60 hours is quite a long time to go low residue for – I usually do it for about 24-36 hours before. Maybe try that next time?

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    oshikake@ymail.com on #108512

    It’s incredible how food/water/supplements (creatine) can weigh you down before a race & make you really top heavy. It all has to be accelerated & once that happens, doesn’t greater mass also affect top end speed?.

    I always look to Carl for inspiration, light, nimble & looked very hollow.

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    Alex Andre on #108551

    60 hours is quite a long time to go low residue for – I usually do it for about 24-36 hours before. Maybe try that next time?

    Ah ok I must have misinterpreted your post in that thread. I might give that a try next time.

    It’s incredible how food/water/supplements (creatine) can weigh you down before a race & make you really top heavy. It all has to be accelerated & once that happens, doesn’t greater mass also affect top end speed?.

    I think about this often. It seems that the guys who excel at top speed are often the lightest.

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    GiveYourBest on #108568

    I usually eat a very high fiber diet… I follow a low fibre diet only on a day of a competition. A day before is similiar as a usual day, I just add a little more carbs.
    On a competition day I eat mostly carbohydrates (rice, pasta, etc.) with some protein (meat). I try to avoid fats. 2-3 hours before start I consume some carbohydrate bar and 30-45 min before I add caffeine. After my competition I drink my PWO drink and then i eat a normal meal.

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    comando-joe on #108574

    Craig, when you talk about eating more higher carb foods leading to a race, are the foods higher on the GI index better to have?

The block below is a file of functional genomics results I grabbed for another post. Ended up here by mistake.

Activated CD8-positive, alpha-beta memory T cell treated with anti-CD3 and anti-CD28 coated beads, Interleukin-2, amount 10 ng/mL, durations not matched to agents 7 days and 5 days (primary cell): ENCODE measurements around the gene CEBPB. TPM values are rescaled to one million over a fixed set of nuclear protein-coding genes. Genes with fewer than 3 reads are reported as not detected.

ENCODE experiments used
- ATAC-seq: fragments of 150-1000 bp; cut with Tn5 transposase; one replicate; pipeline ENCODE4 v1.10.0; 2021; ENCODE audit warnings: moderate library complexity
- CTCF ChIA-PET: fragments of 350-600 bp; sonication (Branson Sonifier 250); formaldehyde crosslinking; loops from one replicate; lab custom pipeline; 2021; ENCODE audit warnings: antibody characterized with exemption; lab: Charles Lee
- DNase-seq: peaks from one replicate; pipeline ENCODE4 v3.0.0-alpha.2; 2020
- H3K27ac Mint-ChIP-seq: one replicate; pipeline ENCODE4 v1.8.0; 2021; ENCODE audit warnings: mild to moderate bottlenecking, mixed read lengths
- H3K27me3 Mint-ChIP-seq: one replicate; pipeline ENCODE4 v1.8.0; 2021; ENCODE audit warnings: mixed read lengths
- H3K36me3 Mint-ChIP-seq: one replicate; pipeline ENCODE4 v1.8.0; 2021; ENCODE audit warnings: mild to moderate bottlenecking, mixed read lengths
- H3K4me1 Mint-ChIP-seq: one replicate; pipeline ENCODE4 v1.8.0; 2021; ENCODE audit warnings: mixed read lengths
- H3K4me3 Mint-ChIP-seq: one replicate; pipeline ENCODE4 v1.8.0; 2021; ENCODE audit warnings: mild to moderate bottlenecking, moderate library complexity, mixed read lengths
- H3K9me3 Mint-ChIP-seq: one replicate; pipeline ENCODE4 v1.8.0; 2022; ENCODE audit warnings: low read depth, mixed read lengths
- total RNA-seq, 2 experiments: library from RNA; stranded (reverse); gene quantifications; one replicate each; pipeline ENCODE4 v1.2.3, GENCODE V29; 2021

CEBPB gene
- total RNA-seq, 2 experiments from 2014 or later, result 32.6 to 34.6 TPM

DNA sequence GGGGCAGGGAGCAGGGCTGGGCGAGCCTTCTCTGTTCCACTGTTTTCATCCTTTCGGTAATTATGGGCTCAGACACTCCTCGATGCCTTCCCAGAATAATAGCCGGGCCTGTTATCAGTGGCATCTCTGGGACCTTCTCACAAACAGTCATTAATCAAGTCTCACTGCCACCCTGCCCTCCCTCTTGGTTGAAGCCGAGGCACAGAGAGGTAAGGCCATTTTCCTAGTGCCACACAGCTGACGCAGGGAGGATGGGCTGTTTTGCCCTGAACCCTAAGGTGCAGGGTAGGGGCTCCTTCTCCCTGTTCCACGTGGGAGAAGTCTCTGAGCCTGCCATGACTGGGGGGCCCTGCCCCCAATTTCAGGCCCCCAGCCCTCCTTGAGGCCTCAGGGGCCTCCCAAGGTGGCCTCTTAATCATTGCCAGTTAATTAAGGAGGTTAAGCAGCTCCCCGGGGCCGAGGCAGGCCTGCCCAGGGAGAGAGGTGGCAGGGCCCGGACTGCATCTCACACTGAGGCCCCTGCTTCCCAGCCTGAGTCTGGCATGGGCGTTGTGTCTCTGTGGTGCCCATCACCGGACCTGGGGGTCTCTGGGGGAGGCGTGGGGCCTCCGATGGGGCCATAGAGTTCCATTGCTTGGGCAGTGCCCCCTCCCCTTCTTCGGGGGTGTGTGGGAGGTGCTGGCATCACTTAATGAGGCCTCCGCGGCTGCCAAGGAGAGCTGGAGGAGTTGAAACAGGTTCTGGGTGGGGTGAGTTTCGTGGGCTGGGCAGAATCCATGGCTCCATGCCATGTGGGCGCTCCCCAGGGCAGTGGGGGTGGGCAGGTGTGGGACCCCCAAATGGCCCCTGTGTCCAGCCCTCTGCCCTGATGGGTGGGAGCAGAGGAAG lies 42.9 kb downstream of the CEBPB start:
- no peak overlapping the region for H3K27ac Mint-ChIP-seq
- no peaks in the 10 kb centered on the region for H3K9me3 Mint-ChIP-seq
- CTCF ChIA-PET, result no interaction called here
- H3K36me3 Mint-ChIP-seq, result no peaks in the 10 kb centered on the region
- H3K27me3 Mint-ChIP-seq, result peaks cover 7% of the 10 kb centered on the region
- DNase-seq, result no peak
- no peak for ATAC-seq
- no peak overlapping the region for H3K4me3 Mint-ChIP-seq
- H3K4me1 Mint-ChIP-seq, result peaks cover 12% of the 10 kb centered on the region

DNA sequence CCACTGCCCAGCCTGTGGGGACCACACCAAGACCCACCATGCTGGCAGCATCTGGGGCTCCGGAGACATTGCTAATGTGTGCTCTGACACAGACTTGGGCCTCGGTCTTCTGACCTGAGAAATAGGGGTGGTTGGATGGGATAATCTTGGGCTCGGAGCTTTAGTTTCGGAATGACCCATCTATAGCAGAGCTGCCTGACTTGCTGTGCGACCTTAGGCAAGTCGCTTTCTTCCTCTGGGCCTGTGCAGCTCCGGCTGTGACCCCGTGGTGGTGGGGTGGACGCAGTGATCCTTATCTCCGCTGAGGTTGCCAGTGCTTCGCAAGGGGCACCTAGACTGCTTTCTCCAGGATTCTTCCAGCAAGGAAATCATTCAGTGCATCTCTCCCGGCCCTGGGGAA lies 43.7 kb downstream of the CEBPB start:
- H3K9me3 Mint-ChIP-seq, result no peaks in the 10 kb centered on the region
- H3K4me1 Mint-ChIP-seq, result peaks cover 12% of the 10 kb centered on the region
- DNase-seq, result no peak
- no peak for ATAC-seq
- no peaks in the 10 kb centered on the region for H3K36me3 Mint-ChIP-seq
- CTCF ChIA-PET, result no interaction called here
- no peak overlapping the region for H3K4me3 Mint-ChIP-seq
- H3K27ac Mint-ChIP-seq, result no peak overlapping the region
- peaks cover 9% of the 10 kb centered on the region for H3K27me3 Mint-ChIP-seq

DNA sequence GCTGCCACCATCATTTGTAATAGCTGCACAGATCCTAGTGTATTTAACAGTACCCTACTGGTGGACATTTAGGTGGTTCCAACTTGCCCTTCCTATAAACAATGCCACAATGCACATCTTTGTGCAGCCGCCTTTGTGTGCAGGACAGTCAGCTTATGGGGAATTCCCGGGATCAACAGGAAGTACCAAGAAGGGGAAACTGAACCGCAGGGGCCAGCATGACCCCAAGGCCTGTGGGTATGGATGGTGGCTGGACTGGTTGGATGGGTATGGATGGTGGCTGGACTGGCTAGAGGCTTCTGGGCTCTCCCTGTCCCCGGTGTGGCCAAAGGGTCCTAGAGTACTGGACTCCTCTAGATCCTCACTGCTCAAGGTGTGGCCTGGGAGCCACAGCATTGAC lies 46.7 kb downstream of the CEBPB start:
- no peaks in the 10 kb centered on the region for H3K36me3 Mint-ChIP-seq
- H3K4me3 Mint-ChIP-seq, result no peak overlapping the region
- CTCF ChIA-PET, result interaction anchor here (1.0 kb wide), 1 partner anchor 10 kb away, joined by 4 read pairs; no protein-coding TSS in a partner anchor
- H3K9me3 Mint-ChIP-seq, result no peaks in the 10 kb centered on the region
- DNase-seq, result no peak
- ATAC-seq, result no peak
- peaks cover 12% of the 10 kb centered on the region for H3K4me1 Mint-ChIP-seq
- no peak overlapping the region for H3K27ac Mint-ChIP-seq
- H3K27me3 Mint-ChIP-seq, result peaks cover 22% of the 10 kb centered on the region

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    Alex Andre on #108552

    Craig – what about protein intake for 36 hours up to a race? Do you want your usual 200g to maintain your muscle mass, or is there not much need for protein during a rest period? It seems that more weight can be lost or gained with protein-rich foods than by adjusting carb-rich foods.

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    Craig Pickering on #108668

    Craig, when you talk about eating more higher carb foods leading to a race, are the foods higher on the GI index better to have?

    I pick lower-fibre based CHO, which therefore puts them higher on the GI scale. So white bread over brown bread, white rice over brown rice. But not stuff like sweets.

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    Craig Pickering on #108669

    Craig – what about protein intake for 36 hours up to a race? Do you want your usual 200g to maintain your muscle mass, or is there not much need for protein during a rest period? It seems that more weight can be lost or gained with protein-rich foods than by adjusting carb-rich foods.

    There is a lesser demand for protein in the days before a race, as you are tapering down and training is much less intense. However, as the day before a GP meet is usually spent flying, along with long travel periods, I like to keep protein intake pretty high in order to maintain my immune function. I also think that there may be some positive hormonal influences from a high protein intake.

    Im not sure that keeping protein intake high will contribute to weight gain, as it is relatively hard to store protein as fat. In addition to this, just taking protein doesnt really stimulate muscle protein synthesis to any great degree (it generally requires exercise), so you wont be bulking up from it. A high protein intake my attenuate some of the muscle loss from decreased activity in the days pre-race.

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    Craig Pickering on #108670

    I usually eat a very high fiber diet… I follow a low fibre diet only on a day of a competition. A day before is similiar as a usual day, I just add a little more carbs.
    On a competition day I eat mostly carbohydrates (rice, pasta, etc.) with some protein (meat). I try to avoid fats. 2-3 hours before start I consume some carbohydrate bar and 30-45 min before I add caffeine. After my competition I drink my PWO drink and then i eat a normal meal.

    Thats really good!